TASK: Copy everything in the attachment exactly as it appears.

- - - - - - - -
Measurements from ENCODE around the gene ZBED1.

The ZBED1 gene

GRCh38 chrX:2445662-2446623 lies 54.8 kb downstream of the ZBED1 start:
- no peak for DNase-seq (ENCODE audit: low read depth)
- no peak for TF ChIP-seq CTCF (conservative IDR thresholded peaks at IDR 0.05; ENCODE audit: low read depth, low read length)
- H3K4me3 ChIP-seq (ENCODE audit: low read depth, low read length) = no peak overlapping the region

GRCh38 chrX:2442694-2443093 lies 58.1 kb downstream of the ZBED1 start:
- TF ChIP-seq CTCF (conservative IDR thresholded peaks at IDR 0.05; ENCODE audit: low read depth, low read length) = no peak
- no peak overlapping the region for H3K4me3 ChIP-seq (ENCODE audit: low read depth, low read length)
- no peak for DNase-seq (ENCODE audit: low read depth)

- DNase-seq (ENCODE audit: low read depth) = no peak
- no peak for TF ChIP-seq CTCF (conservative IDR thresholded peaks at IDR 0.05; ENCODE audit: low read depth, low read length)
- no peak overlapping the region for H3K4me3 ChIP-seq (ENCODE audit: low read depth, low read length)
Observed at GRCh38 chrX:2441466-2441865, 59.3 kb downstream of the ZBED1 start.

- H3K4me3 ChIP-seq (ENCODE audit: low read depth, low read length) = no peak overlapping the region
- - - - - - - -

Measurements from ENCODE around the gene ZBED1.

The ZBED1 gene

GRCh38 chrX:2445662-2446623 lies 54.8 kb downstream of the ZBED1 start:
- no peak for DNase-seq (ENCODE audit: low read depth)
- no peak for TF ChIP-seq CTCF (conservative IDR thresholded peaks at IDR 0.05; ENCODE audit: low read depth, low read length)
- H3K4me3 ChIP-seq (ENCODE audit: low read depth, low read length) = no peak overlapping the region

GRCh38 chrX:2442694-2443093 lies 58.1 kb downstream of the ZBED1 start:
- TF ChIP-seq CTCF (conservative IDR thresholded peaks at IDR 0.05; ENCODE audit: low read depth, low read length) = no peak
- no peak overlapping the region for H3K4me3 ChIP-seq (ENCODE audit: low read depth, low read length)
- no peak for DNase-seq (ENCODE audit: low read depth)

- DNase-seq (ENCODE audit: low read depth) = no peak
- no peak for TF ChIP-seq CTCF (conservative IDR thresholded peaks at IDR 0.05; ENCODE audit: low read depth, low read length)
- no peak overlapping the region for H3K4me3 ChIP-seq (ENCODE audit: low read depth, low read length)
Observed at GRCh38 chrX:2441466-2441865, 59.3 kb downstream of the ZBED1 start.

- H3K4me3 ChIP-seq (ENCODE audit: low read depth, low read length) = no peak overlapping the region